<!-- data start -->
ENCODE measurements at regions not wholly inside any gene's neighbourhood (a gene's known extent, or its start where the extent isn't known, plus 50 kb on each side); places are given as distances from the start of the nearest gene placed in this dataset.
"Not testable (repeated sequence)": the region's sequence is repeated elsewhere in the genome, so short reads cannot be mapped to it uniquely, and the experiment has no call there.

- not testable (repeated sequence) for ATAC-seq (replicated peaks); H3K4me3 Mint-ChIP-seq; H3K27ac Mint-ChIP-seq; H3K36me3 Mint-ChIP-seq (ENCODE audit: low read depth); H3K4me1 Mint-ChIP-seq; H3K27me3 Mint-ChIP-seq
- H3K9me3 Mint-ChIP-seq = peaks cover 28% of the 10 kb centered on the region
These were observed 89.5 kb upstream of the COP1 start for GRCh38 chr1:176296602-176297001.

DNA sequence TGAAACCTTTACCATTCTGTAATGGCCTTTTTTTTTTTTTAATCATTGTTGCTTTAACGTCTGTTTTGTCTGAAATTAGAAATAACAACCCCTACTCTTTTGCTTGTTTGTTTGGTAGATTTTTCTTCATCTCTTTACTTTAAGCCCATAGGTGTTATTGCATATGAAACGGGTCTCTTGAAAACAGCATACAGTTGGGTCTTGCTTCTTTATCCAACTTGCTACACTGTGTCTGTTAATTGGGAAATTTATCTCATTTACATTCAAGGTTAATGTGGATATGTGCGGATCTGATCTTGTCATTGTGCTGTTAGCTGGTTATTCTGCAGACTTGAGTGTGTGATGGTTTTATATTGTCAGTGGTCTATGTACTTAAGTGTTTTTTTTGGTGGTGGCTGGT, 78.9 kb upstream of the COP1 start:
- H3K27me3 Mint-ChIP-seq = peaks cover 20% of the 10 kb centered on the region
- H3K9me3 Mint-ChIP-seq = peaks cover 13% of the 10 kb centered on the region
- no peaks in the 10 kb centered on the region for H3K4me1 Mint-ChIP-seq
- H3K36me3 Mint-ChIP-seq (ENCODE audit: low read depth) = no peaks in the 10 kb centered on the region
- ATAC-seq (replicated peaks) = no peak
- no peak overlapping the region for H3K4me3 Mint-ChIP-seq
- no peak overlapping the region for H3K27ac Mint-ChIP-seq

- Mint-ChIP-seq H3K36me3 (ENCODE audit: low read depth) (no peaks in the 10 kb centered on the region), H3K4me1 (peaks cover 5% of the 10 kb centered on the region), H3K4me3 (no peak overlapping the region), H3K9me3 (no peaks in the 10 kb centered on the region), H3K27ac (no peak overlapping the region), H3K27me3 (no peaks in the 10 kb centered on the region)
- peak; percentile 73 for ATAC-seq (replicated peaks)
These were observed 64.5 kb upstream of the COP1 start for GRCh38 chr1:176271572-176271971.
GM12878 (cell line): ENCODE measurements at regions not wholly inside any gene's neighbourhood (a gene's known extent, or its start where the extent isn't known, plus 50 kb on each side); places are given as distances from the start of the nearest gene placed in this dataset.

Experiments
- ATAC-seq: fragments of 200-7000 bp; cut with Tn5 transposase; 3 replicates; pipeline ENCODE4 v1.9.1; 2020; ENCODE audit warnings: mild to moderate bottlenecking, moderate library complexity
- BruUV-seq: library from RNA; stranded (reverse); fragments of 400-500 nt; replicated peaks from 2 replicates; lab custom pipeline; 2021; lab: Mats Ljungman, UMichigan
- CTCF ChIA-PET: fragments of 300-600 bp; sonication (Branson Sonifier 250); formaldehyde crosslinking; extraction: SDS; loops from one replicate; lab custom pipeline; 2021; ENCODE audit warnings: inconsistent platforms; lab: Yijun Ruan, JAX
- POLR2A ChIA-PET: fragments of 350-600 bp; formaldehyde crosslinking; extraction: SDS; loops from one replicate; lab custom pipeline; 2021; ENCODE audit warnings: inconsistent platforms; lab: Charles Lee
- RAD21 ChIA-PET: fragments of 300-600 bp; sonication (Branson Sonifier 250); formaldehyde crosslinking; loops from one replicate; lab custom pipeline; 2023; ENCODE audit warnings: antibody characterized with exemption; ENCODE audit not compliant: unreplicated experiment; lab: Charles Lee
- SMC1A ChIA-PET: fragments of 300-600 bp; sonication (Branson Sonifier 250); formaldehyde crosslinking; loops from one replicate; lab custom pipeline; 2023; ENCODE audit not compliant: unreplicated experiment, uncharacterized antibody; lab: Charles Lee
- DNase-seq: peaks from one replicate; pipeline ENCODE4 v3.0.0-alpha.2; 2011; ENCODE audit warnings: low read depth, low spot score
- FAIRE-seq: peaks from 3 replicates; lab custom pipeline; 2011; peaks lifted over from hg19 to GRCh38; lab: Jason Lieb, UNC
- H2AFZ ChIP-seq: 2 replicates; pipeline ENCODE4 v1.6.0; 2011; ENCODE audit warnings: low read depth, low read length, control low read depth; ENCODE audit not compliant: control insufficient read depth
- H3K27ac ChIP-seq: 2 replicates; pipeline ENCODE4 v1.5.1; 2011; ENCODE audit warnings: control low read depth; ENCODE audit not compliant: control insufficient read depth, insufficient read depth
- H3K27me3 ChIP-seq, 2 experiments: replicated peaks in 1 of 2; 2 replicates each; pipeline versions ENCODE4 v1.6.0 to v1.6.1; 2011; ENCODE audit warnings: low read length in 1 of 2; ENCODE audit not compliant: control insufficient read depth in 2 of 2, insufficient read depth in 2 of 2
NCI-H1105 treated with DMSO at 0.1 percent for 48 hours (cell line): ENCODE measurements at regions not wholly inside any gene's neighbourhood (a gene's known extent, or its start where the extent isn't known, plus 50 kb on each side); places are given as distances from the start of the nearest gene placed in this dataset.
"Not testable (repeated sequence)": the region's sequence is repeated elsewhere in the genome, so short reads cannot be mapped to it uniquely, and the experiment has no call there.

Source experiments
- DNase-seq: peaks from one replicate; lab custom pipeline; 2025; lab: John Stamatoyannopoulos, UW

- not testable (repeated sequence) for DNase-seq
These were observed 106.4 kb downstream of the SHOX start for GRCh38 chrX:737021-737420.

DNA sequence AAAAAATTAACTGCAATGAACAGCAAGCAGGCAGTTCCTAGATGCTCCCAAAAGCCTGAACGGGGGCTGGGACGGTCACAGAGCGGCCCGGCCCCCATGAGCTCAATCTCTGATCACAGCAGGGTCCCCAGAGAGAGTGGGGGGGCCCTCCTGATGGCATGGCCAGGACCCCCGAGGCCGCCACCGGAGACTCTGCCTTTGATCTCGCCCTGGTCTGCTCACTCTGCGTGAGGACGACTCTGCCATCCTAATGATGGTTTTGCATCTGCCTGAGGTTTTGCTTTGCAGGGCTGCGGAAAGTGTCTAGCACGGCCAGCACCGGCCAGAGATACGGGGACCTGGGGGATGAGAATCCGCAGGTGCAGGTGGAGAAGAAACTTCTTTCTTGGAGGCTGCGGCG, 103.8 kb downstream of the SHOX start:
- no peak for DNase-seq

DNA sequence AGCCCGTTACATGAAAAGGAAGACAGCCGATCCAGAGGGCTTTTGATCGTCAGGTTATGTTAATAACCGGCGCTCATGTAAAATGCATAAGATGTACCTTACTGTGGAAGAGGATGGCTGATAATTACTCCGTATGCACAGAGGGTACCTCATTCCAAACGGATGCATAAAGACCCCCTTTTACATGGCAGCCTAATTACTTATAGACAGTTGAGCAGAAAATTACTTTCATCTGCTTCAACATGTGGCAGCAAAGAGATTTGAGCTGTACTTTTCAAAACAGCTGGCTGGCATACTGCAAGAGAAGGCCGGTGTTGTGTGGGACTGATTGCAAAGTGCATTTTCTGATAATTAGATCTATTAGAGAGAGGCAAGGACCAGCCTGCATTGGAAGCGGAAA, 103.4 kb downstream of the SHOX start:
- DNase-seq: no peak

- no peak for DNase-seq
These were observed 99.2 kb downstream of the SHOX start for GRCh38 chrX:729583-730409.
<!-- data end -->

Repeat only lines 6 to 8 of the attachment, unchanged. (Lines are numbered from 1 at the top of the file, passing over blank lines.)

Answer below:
DNA sequence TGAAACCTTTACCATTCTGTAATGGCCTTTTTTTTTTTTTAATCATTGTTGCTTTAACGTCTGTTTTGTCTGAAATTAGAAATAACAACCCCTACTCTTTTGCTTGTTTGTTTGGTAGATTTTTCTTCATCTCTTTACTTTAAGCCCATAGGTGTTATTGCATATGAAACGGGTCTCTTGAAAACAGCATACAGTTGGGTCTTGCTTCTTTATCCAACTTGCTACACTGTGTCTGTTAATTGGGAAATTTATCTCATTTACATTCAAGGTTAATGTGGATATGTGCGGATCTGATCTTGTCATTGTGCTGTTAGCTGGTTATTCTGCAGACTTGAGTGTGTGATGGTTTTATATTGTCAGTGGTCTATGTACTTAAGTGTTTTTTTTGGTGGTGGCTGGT, 78.9 kb upstream of the COP1 start:
- H3K27me3 Mint-ChIP-seq = peaks cover 20% of the 10 kb centered on the region
- H3K9me3 Mint-ChIP-seq = peaks cover 13% of the 10 kb centered on the region